President Erdogan, a graduate from Marmara University's Faculty of Economics and Administrative Sciences, doesn't buy Taylor's idea. Interest rate, Mr. Erdogan reportedly thinks, is the mother and father of all evil. He doesn't want to see rates move higher. He believes in a low rate that propels growth. This is true theoretically provided concomitant factors complement the move. But Turkey is heavily dependent on imports like automobile parts and medicine, as well as fuel and fertilizer, and other raw materials. When the lira depreciates, those products cost more to buy.

Central banks typically target an annual rate of inflation usually not more than 2.0 per cent, believing that a slowly increasing price level is good that keeps businesses profitable and prevents consumers from becoming stingy on spending. Prescribing inflation, to a measured dose, enlivens a stagnant economy, preventing the Paradox of Thrift. Small inflation attracts investors and tourists. But, over-prescribing of inflation, like over-prescribing of antibiotics, yields disaster that may trigger massive unemployment and even stagflation.

With an election coming up in 18 months, Mr. Erdogan seems doggedly staunch that his strategy based on low-interest rates will reinvigorate his country's economy despite the current crises as he is still inspired by his aggressive pro-growth strategies in the past that were successful.

Mr. Erdogan is popular in his country, especially among the poor. He is also popular with people from poor countries of the world. He is among the few leaders in the western world who immediately respond to any humanitarian crises. He declared on Saturday his country is sending 15 million Covid-19 vaccine doses to Africa.

Turkey once witnessed an economic miracle during the first decade of Mr. Erdogan's rule. Huge infrastructure projects were implemented, foreign investors enthusiastically poured their money into Turkish businesses, consumers and businesses were encouraged to avail of loans at cheap rates. Poverty was sliced in half, and millions of Turkish people rose to the rank of the middle class. Phenomenal growth took off.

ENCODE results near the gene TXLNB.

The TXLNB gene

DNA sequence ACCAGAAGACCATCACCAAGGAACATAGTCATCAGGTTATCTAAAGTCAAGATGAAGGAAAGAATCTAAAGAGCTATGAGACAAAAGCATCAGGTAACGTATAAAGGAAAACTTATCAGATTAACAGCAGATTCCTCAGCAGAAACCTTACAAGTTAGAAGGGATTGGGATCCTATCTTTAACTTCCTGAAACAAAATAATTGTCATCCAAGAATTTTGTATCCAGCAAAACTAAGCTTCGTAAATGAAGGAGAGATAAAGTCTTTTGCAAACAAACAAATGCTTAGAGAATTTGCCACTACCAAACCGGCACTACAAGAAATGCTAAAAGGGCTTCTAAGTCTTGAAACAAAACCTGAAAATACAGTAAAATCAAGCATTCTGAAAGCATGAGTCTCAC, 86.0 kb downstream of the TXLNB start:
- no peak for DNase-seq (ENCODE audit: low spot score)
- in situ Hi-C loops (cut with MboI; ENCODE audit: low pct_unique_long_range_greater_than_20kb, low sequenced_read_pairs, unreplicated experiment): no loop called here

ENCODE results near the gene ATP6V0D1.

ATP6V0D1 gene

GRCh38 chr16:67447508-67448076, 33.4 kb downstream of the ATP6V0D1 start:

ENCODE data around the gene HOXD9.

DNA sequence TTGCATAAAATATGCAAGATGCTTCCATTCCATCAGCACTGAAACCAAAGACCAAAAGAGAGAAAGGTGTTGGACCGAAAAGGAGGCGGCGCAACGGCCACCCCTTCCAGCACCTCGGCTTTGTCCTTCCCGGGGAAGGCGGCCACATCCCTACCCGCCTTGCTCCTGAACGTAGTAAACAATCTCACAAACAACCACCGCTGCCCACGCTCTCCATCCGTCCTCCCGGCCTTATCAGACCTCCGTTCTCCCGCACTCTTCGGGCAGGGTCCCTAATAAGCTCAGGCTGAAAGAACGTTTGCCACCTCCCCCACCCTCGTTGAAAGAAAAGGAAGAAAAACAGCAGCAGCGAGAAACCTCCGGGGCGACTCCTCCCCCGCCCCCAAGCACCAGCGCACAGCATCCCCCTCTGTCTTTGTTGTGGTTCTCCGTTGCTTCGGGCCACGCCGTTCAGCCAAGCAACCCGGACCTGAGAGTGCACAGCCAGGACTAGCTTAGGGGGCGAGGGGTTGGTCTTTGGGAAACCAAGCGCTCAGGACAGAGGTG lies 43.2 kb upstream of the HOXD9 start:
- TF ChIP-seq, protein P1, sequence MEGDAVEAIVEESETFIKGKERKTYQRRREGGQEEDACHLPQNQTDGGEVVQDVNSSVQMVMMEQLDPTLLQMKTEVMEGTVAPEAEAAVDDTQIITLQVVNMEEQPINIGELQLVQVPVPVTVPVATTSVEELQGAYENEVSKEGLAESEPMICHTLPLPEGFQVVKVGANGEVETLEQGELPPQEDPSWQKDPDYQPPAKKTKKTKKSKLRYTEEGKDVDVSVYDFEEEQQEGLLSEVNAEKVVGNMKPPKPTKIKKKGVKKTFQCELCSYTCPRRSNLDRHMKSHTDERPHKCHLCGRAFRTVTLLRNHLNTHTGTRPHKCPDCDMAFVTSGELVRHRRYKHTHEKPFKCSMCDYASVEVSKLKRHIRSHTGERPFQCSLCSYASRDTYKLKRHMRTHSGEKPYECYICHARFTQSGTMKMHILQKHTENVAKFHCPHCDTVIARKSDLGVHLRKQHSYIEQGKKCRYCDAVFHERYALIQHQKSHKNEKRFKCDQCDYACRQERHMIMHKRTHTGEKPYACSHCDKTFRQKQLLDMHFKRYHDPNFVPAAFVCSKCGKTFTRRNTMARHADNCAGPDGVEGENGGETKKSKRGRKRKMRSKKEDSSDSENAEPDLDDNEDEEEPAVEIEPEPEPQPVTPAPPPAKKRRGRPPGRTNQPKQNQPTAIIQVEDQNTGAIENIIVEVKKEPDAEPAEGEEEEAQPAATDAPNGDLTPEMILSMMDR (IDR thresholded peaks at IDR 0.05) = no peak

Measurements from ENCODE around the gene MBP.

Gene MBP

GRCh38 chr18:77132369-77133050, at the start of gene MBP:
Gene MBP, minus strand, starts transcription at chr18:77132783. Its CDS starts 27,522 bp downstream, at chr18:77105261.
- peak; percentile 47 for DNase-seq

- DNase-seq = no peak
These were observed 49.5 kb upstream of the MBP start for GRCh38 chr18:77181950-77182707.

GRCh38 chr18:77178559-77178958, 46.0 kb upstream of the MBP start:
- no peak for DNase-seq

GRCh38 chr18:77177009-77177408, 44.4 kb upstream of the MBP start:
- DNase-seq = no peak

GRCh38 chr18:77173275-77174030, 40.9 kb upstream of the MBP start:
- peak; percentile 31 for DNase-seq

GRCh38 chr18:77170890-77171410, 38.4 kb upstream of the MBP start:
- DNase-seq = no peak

But now the time has changed. With new covid variants emerging in different shapes and colors people are not eager to spend money and the overall economic outlook of the world does not look promising. Tweaking interest rates, upward or downward, on the part of central banks would do little to stop prices from going up or down since costs are being influenced by global factors largely outside a central bank's control. Circumspection is required in the use of fiscal tools to face the new challenges.

The Head of a government may give broad guidelines on technical issues that are outside his purview. He may ask his finance minister to take measures to improve the economy. But he should not be in the driver's seat on roads that determine the economic fate of his countrymen. The roads are pretty curvy in the domain of economics. Steering around those curves can be tricky and potentially cause you to lose control of your vehicle unless you are a professionally trained driver.

Mr. Erdogan's inexorable push to expand at the expense of people's buying power may turn out to be too risky a gamble to win at. If he wins defying the theories of Economics, the world will witness a second Turkish miracle thanks to Erdogan's own economic philosophy that observers have already dubbed 'Erdoganomics'. If he doesn't, the future of Turkey under his captaincy, and his prospect to be reelected, seems uncertain.